Mutation bias and the predictability of evolution

This is a Preprint and has not been peer reviewed. This is version 1 of this Preprint.

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Authors

Alejandro Cano, Bryan L Gitschlag, Hana Rozhonova, Arlin Stoltzfus, David M McCandlish, Joshua L Payne

Abstract

Predicting evolutionary outcomes is an important research goal in a diversity of contexts. The focus of evolutionary forecasting is usually on adaptive processes, and efforts to improve prediction typically focus on selection. However, adaptive processes often rely on new mutations, which can be strongly influenced by predictable biases in mutation. Here we provide an overview of existing theory and evidence for such mutation-biased adaptation and consider the implications of these results for the problem of prediction, in regard to topics such as the evolution of infectious diseases, resistance to biochemical agents, as well as cancer and other kinds of somatic evolution. We argue that empirical knowledge of mutational biases is likely to improve in the near future, and that this knowledge is readily applicable to the challenges of short-term prediction.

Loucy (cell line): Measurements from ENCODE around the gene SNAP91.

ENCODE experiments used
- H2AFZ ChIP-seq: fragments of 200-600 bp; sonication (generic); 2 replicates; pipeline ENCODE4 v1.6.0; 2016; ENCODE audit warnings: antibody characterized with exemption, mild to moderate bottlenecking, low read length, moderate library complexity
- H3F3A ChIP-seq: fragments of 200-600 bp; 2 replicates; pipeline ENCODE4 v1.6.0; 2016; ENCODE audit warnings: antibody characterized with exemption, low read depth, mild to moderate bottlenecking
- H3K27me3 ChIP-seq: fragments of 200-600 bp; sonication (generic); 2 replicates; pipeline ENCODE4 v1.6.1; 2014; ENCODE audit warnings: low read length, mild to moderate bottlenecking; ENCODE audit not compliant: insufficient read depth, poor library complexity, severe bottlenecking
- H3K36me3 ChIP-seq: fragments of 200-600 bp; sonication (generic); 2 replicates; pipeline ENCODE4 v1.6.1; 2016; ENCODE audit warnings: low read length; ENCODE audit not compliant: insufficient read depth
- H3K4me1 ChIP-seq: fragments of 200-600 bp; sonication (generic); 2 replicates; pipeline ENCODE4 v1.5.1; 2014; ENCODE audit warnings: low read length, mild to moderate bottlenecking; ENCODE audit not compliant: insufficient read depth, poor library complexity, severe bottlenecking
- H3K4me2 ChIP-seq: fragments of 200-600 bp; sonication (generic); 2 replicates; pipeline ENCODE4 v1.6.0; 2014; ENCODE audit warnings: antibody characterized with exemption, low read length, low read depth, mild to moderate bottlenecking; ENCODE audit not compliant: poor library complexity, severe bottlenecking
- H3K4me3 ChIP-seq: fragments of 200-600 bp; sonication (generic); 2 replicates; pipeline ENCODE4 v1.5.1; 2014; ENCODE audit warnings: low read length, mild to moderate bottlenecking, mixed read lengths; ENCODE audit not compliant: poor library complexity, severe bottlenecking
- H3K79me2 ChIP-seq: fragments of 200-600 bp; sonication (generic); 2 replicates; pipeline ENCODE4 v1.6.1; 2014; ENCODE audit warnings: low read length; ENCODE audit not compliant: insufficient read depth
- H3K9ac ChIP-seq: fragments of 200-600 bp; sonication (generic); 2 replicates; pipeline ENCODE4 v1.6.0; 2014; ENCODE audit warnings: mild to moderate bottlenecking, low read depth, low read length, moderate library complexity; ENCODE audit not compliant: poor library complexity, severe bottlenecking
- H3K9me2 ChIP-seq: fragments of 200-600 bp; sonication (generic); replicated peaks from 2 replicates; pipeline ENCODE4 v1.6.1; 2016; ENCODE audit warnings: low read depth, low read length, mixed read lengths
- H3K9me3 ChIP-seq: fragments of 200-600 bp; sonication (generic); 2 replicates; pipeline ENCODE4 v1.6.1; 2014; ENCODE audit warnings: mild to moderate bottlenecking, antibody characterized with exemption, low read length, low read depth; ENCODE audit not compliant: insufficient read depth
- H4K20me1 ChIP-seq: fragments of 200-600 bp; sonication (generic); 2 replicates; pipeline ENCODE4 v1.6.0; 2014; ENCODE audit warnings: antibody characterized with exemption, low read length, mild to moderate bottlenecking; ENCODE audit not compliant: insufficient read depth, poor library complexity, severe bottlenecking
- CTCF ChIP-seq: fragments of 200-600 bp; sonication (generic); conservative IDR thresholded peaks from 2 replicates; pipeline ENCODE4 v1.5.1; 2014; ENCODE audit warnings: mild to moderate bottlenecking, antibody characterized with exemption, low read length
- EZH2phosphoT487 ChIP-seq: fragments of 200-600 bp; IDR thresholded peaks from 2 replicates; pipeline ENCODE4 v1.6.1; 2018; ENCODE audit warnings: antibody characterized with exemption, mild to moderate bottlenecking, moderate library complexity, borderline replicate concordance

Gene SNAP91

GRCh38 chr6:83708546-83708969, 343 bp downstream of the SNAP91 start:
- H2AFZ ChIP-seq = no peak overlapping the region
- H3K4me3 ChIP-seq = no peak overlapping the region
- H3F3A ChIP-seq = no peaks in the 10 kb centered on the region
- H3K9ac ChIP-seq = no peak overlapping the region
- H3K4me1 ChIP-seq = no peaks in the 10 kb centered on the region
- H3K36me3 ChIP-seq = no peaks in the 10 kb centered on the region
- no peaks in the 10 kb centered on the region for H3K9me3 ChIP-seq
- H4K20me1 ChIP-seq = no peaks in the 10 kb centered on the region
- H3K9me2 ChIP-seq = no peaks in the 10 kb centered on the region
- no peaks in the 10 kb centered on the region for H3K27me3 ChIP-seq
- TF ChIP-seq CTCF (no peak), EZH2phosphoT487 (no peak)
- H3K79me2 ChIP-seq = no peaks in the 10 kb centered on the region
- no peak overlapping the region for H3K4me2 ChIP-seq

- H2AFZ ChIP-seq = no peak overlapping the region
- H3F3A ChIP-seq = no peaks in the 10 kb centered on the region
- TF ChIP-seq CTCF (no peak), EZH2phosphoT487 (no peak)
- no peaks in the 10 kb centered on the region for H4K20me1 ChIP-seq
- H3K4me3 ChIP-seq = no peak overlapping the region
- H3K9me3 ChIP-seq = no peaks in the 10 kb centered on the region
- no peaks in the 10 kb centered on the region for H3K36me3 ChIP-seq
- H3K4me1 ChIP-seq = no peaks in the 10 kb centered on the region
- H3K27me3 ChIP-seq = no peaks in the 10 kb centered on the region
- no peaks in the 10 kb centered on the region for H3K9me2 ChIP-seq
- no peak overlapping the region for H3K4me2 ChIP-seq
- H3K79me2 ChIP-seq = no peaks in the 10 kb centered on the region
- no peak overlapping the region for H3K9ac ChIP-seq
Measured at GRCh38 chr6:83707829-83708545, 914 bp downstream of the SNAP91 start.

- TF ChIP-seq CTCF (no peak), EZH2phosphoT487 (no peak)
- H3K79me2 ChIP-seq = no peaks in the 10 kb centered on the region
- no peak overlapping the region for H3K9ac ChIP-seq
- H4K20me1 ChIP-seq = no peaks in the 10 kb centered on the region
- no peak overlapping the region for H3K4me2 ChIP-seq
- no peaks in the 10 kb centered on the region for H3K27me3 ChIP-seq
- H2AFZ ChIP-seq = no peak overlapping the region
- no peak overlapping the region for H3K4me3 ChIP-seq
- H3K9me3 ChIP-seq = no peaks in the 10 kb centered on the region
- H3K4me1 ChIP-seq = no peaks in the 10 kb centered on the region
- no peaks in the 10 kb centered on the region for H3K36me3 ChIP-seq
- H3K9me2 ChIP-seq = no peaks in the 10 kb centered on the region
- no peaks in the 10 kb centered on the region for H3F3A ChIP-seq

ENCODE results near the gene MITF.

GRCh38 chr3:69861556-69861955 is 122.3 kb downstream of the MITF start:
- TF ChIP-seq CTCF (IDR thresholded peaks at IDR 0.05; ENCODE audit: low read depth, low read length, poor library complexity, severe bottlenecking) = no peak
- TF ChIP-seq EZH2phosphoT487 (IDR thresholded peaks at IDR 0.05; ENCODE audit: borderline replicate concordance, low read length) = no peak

DOI

https://doi.org/10.32942/X2QG67

Subjects

Life Sciences

Keywords

adaptation, mutation, prediction, theory, Population genetics

Dates

Published: 2022-12-05 05:32

License

CC-BY Attribution-NonCommercial-ShareAlike 4.0 International

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